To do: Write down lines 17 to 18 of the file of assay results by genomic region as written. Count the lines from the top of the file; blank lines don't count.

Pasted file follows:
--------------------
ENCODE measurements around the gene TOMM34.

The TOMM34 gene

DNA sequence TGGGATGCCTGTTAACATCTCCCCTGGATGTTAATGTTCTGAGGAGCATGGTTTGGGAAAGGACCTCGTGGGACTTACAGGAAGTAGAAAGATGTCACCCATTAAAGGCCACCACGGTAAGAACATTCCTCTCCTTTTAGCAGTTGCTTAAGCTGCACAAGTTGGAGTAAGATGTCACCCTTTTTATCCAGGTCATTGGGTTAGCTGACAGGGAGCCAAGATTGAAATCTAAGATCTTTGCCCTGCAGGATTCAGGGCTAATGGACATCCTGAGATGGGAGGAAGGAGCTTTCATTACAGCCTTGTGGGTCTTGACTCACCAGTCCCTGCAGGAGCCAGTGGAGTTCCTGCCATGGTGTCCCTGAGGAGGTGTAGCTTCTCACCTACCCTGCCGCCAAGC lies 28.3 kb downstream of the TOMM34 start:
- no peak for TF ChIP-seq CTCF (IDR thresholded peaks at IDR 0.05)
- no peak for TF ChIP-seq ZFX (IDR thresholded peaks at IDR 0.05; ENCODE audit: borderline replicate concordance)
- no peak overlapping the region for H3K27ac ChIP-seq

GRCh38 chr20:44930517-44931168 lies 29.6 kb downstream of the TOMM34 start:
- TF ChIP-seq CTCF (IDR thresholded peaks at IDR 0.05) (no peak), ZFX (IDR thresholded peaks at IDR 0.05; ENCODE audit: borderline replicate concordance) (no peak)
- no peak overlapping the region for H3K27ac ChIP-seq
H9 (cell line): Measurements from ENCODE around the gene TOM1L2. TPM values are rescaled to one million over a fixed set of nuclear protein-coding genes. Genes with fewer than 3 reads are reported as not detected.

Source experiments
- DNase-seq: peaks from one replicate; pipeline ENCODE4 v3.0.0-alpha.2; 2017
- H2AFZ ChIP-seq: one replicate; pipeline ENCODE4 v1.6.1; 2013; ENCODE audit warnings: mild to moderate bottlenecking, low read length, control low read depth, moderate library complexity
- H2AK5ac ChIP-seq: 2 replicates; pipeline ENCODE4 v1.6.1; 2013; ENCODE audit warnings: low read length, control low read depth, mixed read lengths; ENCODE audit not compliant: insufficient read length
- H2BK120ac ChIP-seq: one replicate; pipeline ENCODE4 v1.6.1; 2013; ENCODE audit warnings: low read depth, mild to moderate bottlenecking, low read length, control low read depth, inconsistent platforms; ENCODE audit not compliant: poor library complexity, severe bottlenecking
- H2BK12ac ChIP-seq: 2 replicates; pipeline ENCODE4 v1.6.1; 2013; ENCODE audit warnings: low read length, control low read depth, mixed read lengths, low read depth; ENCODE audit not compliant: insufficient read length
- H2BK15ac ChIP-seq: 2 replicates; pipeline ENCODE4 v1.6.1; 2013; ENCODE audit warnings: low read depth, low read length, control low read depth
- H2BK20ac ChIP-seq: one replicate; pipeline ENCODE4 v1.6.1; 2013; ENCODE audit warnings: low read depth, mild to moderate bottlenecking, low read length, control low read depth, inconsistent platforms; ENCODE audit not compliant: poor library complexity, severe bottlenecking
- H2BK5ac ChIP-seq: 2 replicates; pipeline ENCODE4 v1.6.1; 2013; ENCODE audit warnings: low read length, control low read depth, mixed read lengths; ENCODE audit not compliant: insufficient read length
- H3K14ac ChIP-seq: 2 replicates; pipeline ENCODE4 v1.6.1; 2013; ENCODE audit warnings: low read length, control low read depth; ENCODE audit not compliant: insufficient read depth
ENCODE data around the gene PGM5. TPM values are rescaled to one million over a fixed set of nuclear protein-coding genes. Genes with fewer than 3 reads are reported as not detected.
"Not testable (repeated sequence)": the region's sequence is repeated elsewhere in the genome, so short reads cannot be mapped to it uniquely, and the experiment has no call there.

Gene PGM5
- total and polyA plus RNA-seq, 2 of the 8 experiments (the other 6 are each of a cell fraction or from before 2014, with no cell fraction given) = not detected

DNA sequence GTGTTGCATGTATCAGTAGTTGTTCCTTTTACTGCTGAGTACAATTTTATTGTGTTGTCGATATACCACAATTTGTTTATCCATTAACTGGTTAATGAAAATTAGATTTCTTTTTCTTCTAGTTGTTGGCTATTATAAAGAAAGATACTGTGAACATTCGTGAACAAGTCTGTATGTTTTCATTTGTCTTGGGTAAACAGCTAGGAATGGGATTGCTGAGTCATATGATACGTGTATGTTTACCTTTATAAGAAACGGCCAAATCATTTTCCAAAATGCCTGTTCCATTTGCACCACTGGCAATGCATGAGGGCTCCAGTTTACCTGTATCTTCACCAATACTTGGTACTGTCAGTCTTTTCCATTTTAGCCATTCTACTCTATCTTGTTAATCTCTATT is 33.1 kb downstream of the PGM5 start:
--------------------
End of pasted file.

- H2BK15ac ChIP-seq: 2 replicates; pipeline ENCODE4 v1.6.1; 2013; ENCODE audit warnings: low read depth, low read length, control low read depth
- H2BK20ac ChIP-seq: one replicate; pipeline ENCODE4 v1.6.1; 2013; ENCODE audit warnings: low read depth, mild to moderate bottlenecking, low read length, control low read depth, inconsistent platforms; ENCODE audit not compliant: poor library complexity, severe bottlenecking